Why It’s Shortsighted to Curb Oil Development
If you’re a climate activist, don’t hate us for what we are about to say.
While it might seem counterintuitive, fossil fuel production, so reviled by climate activists, is critical to achieving a major climate goal, one we all should support: a world largely reliant on renewable energies.
That’s why recent developments that aim to rein in fossil fuel production are frustratingly short-sighted. Rather than aid the cause, they will only short-circuit the world’s ability to scale up renewable energies to where they can take over from fossil fuels.
This past month, the International Energy Agency (IEA), the energy research body representing leading Western economies, recommended that no new oil or gas fields be approved for development. Its rationale was that the growing policy focus on climate change would sharply cut demand for fossil fuels.
Around the same time, a Dutch court ordered Royal Dutch Shell (NYSE: RDS.A, RDS.B) to cut carbon emissions faster than the oil giant’s current plans call for, something that if carried out would entail reduced development of oilfields. And major holders of ExxonMobil (NYSE: XOM) shares, most of them large financial institutions, voted to add to Exxon’s board three climate activists with no experience in energy.
Meanwhile, major Western oil companies have cut capital budgets nearly 50% over the past five years, virtually ensuring a sharp slowdown and possibly declining production in fossil fuels in the near future.
You Need Oil to Move Away from Oil
These developments have been hailed as stepping up the fight against global warming. But the world is highly complex, and these seeming climate victories ignore stubborn complexities that seem certain to boomerang badly.
Currently more than 80% of global energy needs are supplied by fossil fuels, including oil, natural gas, and coal. Around 3% are satisfied by solar and wind, the renewable energies that are the most scalable. Even the most optimistic estimates do not project renewables accounting for half of global energy usage until sometime after 2050.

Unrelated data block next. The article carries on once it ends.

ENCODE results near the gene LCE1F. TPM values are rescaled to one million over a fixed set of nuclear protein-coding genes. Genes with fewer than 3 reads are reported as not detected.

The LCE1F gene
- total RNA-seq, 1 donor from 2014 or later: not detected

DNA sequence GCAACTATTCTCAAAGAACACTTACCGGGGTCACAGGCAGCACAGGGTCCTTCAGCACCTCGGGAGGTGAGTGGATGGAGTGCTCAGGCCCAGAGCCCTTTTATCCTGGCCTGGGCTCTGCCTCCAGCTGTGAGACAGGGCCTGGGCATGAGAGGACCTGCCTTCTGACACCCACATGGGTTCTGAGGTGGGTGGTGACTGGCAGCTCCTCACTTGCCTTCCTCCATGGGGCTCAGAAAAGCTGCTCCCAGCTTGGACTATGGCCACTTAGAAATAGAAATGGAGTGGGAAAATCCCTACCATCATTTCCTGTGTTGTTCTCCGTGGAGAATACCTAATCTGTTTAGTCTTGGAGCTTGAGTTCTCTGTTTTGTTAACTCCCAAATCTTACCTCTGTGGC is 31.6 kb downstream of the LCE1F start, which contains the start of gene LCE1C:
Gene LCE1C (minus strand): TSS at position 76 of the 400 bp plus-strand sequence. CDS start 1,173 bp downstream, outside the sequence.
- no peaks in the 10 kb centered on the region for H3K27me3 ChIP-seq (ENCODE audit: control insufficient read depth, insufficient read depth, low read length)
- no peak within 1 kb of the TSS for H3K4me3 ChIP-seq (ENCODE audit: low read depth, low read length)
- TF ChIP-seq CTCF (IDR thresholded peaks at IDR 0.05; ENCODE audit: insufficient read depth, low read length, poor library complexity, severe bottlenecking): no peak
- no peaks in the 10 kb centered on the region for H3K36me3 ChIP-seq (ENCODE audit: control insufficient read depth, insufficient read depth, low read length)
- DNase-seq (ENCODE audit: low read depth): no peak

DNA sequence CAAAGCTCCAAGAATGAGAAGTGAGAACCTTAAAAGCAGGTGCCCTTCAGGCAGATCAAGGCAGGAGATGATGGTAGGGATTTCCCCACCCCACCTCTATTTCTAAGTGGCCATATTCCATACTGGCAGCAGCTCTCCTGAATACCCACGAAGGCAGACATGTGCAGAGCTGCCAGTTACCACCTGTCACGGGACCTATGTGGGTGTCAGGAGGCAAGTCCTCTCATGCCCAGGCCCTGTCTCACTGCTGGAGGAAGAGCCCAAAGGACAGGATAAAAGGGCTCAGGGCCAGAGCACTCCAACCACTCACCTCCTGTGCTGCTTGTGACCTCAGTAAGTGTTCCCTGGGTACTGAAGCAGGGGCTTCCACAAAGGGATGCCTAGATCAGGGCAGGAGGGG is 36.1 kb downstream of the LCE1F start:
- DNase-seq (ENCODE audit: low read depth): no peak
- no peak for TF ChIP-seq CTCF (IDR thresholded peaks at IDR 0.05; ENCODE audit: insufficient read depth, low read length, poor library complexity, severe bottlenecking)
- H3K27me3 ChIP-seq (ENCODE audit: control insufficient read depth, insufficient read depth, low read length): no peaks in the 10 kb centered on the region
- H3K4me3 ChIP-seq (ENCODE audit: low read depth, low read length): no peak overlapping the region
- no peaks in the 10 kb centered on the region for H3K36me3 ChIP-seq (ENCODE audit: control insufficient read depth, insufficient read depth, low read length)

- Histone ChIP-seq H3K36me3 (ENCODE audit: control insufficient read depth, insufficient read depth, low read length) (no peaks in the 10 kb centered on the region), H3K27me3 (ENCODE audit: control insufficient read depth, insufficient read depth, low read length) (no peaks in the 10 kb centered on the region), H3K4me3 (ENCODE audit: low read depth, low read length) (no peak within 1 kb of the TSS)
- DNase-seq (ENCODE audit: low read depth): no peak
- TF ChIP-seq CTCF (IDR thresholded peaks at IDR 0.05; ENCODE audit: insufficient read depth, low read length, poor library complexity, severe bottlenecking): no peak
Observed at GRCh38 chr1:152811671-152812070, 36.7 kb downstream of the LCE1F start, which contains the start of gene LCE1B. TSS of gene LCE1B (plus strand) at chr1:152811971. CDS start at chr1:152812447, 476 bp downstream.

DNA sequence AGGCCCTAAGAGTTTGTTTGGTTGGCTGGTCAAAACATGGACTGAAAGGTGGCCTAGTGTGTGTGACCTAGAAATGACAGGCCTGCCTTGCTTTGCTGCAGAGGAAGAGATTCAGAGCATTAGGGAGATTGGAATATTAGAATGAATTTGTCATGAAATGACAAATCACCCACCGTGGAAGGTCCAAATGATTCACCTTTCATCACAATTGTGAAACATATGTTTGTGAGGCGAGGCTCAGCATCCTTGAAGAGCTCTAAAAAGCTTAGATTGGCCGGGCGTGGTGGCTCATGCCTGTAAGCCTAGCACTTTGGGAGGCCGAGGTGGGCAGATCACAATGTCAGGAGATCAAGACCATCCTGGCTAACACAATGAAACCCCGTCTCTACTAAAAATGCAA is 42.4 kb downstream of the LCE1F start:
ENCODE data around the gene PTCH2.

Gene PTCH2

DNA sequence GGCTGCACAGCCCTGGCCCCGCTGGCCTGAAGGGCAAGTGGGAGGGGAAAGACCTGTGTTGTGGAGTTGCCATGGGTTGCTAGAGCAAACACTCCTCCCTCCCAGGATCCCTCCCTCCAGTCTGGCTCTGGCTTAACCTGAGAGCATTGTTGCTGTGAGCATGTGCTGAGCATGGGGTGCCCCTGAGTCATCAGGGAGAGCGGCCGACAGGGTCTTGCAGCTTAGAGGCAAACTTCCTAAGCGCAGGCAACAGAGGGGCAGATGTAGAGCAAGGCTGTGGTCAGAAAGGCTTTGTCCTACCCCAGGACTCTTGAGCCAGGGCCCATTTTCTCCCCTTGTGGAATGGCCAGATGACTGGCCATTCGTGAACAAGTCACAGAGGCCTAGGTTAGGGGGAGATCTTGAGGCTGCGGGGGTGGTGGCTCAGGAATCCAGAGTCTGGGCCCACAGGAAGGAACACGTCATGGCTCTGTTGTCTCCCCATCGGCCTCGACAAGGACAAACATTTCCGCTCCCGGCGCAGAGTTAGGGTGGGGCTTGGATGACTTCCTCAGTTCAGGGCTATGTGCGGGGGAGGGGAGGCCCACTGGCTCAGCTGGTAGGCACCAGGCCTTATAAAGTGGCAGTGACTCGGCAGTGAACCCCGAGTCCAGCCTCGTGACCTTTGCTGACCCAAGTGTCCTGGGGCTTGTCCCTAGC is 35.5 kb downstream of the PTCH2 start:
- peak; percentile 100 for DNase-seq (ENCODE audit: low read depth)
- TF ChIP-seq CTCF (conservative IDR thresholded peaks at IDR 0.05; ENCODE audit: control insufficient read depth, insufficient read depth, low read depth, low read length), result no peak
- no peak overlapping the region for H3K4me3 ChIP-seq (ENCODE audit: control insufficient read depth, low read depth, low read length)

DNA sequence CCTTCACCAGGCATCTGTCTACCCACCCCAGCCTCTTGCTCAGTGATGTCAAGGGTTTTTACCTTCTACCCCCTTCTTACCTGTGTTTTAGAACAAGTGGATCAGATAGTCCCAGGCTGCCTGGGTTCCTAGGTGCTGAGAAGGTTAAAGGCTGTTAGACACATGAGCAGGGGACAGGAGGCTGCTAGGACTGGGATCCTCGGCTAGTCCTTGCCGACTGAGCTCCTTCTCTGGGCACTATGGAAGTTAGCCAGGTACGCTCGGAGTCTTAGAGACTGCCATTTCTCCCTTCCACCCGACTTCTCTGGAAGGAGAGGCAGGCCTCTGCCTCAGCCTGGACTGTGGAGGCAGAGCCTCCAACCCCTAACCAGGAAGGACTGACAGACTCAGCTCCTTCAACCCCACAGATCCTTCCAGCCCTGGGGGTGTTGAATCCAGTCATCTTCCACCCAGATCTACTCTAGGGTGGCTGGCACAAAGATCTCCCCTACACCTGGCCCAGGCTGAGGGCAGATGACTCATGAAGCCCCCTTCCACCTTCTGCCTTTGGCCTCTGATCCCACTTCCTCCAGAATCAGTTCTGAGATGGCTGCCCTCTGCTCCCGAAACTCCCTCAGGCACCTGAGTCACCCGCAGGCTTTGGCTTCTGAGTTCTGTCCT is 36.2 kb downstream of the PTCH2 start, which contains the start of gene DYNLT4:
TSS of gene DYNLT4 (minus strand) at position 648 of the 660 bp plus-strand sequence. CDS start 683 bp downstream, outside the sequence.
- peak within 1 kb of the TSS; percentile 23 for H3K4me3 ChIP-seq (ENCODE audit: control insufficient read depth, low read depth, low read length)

The table below lists the major users of fossil fuels by industry and makes plain that fossil fuels still play a major role in virtually everything we do on this planet, including manufacture of renewable energies.
Here are some of the latest available numbers.
Clearly, achieving an all-renewable future is a massive transition that will take time. And more important, it will take energy…a lot of it…not just to construct renewable infrastructure but also to extract from the ground all the resources that make up that infrastructure. There’s no getting around the fact that most of that energy will have to come largely from fossil fuels.
In other words: If we prematurely call a halt to the continued development of fossil fuels, we’ll make it impossible to get to the renewable future that we all want.
The challenges and complexities are only going to grow. For instance, realize that the transition to renewables will come in the context of burgeoning long-term growth in developing countries. That growth is essentially synonymous with enormous infrastructure creation, which, like all infrastructure, will require huge energy inputs to achieve.
Could we simply opt to try to slow down growth in the developing world? No, that wouldn’t solve the problem, because these countries, beyond their urgent push to improve living standards, also contain the vast bulk of world commodity resources. If the developing world stagnates and remains largely without infrastructure, these resources, many of which are vital to renewable energy infrastructure, will stay in the ground.
The Democratic Republic of Congo, an African nation with a per capita income of about $1,000, is widely considered the country richest in natural resources. These range from vast amounts of bauxite, cobalt, and copper to limestone, tin, and zinc and are estimated be worth at least $25 trillion. These and other commodities will be vital in providing the steel, cement, aluminum, and chemicals without which a world powered by renewable energies will just be a dream. For now, fossil fuels will be essential in getting them out of the ground.
I hope it’s clear that in arguing that it’s total folly to limit oil production, it’s not because I love oil or am an apologist for the oil industry. It’s because all the evidence shows we will need all the fossil fuels we can get to build the renewable future that will ultimately free us from carbon-based energy. We also still need oil to extract the critical materials vital for society.
Among these critical materials are commodities such as copper. Oil is a vital raw material and the same goes for the “red metal.”
Copper is vital for building construction, power generation and transmission, electronics, industrial machinery, and transportation vehicles. Copper wiring and plumbing are mainstays of heating and cooling systems, appliances, and telecommunications links.
This year and beyond, as the world economy resumes growth and infrastructure spending explodes, so will demand for copper. For our favorite investment play on this crucial commodity, click here now.